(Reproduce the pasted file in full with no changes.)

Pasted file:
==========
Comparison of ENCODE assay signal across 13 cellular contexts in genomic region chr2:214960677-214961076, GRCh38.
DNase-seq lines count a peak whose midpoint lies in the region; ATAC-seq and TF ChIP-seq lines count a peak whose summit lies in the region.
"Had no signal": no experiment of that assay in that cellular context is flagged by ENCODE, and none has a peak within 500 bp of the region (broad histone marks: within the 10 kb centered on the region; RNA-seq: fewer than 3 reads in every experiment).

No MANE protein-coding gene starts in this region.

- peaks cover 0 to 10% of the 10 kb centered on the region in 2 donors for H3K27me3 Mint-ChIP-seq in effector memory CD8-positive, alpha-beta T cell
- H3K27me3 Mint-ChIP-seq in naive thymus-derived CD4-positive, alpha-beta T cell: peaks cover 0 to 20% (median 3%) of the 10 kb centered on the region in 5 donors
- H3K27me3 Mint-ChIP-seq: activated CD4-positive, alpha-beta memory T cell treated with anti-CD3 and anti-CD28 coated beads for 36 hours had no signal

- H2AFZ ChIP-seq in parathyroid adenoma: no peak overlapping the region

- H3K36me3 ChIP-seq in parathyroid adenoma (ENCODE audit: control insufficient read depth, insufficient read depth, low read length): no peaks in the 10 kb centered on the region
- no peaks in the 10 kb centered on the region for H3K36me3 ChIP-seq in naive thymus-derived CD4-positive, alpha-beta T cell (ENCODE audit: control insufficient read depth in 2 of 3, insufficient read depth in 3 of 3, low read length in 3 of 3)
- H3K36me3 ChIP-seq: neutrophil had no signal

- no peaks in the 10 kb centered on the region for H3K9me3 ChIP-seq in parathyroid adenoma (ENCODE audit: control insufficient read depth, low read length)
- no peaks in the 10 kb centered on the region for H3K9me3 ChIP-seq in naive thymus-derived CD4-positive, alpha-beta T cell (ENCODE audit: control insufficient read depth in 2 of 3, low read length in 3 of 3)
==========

Comparison of ENCODE assay signal across 13 cellular contexts in genomic region chr2:214960677-214961076, GRCh38.
DNase-seq lines count a peak whose midpoint lies in the region; ATAC-seq and TF ChIP-seq lines count a peak whose summit lies in the region.
"Had no signal": no experiment of that assay in that cellular context is flagged by ENCODE, and none has a peak within 500 bp of the region (broad histone marks: within the 10 kb centered on the region; RNA-seq: fewer than 3 reads in every experiment).

No MANE protein-coding gene starts in this region.

- peaks cover 0 to 10% of the 10 kb centered on the region in 2 donors for H3K27me3 Mint-ChIP-seq in effector memory CD8-positive, alpha-beta T cell
- H3K27me3 Mint-ChIP-seq in naive thymus-derived CD4-positive, alpha-beta T cell: peaks cover 0 to 20% (median 3%) of the 10 kb centered on the region in 5 donors
- H3K27me3 Mint-ChIP-seq: activated CD4-positive, alpha-beta memory T cell treated with anti-CD3 and anti-CD28 coated beads for 36 hours had no signal

- H2AFZ ChIP-seq in parathyroid adenoma: no peak overlapping the region

- H3K36me3 ChIP-seq in parathyroid adenoma (ENCODE audit: control insufficient read depth, insufficient read depth, low read length): no peaks in the 10 kb centered on the region
- no peaks in the 10 kb centered on the region for H3K36me3 ChIP-seq in naive thymus-derived CD4-positive, alpha-beta T cell (ENCODE audit: control insufficient read depth in 2 of 3, insufficient read depth in 3 of 3, low read length in 3 of 3)
- H3K36me3 ChIP-seq: neutrophil had no signal

- no peaks in the 10 kb centered on the region for H3K9me3 ChIP-seq in parathyroid adenoma (ENCODE audit: control insufficient read depth, low read length)
- no peaks in the 10 kb centered on the region for H3K9me3 ChIP-seq in naive thymus-derived CD4-positive, alpha-beta T cell (ENCODE audit: control insufficient read depth in 2 of 3, low read length in 3 of 3)